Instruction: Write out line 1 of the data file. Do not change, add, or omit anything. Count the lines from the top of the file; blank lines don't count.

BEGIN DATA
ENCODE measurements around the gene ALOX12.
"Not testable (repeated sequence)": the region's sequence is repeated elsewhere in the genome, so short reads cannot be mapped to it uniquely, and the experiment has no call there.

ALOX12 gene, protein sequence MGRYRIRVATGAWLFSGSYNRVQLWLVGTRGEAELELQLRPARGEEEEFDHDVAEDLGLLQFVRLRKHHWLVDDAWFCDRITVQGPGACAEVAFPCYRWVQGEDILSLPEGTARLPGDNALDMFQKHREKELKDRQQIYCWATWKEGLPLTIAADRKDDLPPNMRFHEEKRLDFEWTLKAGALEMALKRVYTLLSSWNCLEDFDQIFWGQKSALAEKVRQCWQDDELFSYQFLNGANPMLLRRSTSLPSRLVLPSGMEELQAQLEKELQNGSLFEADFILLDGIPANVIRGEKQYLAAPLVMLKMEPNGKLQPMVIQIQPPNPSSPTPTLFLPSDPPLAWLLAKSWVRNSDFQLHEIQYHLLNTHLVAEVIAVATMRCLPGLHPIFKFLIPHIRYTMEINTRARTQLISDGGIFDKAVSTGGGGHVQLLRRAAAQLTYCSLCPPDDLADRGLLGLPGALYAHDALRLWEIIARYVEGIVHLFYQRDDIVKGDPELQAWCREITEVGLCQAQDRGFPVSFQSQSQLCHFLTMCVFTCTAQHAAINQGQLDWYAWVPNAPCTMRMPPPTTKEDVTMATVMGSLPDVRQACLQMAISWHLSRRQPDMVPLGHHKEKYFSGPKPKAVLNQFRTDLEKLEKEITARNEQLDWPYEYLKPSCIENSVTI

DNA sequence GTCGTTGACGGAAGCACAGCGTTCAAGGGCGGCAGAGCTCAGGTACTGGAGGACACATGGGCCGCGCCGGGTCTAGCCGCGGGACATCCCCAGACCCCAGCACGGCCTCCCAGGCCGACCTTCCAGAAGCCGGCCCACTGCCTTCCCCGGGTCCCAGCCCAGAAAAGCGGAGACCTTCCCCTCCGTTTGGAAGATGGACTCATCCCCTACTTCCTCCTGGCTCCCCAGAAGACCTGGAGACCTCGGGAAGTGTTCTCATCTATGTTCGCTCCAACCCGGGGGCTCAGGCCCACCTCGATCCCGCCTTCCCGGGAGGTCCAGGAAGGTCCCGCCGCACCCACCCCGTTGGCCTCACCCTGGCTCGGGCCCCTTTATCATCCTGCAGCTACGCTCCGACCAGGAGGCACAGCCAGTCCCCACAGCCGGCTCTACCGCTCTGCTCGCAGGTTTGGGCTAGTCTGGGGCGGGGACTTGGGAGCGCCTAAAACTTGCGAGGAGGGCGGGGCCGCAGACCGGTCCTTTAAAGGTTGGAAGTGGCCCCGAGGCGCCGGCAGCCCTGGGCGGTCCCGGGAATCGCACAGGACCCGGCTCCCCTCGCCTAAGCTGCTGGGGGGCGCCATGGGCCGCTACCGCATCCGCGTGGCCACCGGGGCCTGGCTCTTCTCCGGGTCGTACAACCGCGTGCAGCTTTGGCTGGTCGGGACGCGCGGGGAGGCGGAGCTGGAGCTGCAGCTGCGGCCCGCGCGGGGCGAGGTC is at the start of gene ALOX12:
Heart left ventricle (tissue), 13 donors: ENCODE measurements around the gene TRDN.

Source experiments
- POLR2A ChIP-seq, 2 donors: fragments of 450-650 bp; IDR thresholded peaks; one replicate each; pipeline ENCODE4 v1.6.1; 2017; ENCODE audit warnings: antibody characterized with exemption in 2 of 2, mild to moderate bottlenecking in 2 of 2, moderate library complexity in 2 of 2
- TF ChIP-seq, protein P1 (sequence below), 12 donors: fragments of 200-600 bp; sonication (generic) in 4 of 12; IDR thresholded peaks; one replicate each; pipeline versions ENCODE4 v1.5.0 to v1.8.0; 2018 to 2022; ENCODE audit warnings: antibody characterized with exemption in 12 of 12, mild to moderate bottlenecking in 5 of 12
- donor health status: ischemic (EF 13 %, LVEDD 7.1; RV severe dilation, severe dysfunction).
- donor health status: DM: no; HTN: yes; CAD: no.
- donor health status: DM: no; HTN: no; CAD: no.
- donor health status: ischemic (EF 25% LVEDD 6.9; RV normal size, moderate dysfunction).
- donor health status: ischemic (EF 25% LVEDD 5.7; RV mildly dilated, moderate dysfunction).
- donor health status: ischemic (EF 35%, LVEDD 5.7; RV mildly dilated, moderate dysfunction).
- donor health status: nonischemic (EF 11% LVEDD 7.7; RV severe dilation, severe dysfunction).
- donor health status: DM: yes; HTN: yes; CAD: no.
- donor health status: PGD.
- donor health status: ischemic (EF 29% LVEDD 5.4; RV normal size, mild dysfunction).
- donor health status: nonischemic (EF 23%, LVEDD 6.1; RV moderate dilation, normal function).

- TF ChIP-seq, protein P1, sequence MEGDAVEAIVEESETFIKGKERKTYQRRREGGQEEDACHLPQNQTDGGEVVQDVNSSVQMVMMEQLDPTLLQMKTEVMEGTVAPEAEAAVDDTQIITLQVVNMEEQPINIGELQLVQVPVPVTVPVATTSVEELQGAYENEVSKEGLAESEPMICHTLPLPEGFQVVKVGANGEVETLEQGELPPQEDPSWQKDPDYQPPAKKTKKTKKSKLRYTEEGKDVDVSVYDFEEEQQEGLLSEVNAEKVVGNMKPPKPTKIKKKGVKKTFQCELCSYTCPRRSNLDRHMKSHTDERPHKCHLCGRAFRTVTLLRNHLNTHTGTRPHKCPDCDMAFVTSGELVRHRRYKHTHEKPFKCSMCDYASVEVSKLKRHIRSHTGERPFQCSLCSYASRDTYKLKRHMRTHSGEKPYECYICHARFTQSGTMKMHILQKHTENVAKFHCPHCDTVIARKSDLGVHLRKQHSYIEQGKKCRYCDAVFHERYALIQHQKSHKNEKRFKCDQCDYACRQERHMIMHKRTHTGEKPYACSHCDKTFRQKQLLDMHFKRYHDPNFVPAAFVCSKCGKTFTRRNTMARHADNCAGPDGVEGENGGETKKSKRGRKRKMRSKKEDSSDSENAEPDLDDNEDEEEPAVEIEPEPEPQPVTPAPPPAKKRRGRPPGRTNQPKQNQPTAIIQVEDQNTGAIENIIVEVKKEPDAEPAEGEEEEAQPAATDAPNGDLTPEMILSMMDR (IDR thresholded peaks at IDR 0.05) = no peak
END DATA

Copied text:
ENCODE measurements around the gene ALOX12.